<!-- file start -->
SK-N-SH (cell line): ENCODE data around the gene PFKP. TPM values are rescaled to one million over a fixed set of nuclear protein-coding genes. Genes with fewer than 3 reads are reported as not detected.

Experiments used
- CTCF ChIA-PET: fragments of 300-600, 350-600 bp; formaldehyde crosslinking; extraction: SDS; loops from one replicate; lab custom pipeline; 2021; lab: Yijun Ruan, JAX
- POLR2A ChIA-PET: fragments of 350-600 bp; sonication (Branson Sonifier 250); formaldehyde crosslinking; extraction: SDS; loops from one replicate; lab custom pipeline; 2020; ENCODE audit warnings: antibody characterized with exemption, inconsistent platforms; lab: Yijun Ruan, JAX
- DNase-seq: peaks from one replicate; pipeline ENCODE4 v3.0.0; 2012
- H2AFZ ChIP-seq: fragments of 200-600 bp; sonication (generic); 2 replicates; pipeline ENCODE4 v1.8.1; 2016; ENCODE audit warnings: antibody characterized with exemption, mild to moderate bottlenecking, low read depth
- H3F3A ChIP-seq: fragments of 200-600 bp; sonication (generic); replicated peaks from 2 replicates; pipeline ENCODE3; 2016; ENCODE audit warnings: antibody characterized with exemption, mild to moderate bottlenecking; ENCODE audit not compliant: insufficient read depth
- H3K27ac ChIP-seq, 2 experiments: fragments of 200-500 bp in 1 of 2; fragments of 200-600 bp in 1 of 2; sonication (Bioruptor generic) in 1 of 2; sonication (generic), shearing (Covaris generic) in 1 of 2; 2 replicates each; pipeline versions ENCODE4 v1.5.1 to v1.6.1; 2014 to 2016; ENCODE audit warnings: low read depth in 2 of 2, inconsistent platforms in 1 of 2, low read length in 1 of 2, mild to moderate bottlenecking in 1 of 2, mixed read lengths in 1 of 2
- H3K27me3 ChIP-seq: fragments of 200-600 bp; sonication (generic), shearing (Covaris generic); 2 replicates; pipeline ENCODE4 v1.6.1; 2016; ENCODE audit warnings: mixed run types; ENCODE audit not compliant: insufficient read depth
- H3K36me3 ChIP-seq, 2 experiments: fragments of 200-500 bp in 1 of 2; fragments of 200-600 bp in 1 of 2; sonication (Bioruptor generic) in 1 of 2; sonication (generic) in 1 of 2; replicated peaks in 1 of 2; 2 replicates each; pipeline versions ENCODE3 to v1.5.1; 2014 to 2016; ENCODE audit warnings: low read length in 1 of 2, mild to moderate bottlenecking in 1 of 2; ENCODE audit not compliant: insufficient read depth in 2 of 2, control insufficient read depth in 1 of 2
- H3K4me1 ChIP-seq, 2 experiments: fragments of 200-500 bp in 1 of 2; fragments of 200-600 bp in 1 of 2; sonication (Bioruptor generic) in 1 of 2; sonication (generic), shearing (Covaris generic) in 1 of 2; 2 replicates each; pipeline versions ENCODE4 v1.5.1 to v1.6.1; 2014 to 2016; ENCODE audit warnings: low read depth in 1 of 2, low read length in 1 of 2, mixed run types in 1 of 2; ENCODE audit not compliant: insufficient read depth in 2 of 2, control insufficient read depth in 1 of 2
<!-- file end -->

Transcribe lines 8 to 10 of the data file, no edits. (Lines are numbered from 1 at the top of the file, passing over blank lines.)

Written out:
- H3K27ac ChIP-seq, 2 experiments: fragments of 200-500 bp in 1 of 2; fragments of 200-600 bp in 1 of 2; sonication (Bioruptor generic) in 1 of 2; sonication (generic), shearing (Covaris generic) in 1 of 2; 2 replicates each; pipeline versions ENCODE4 v1.5.1 to v1.6.1; 2014 to 2016; ENCODE audit warnings: low read depth in 2 of 2, inconsistent platforms in 1 of 2, low read length in 1 of 2, mild to moderate bottlenecking in 1 of 2, mixed read lengths in 1 of 2
- H3K27me3 ChIP-seq: fragments of 200-600 bp; sonication (generic), shearing (Covaris generic); 2 replicates; pipeline ENCODE4 v1.6.1; 2016; ENCODE audit warnings: mixed run types; ENCODE audit not compliant: insufficient read depth
- H3K36me3 ChIP-seq, 2 experiments: fragments of 200-500 bp in 1 of 2; fragments of 200-600 bp in 1 of 2; sonication (Bioruptor generic) in 1 of 2; sonication (generic) in 1 of 2; replicated peaks in 1 of 2; 2 replicates each; pipeline versions ENCODE3 to v1.5.1; 2014 to 2016; ENCODE audit warnings: low read length in 1 of 2, mild to moderate bottlenecking in 1 of 2; ENCODE audit not compliant: insufficient read depth in 2 of 2, control insufficient read depth in 1 of 2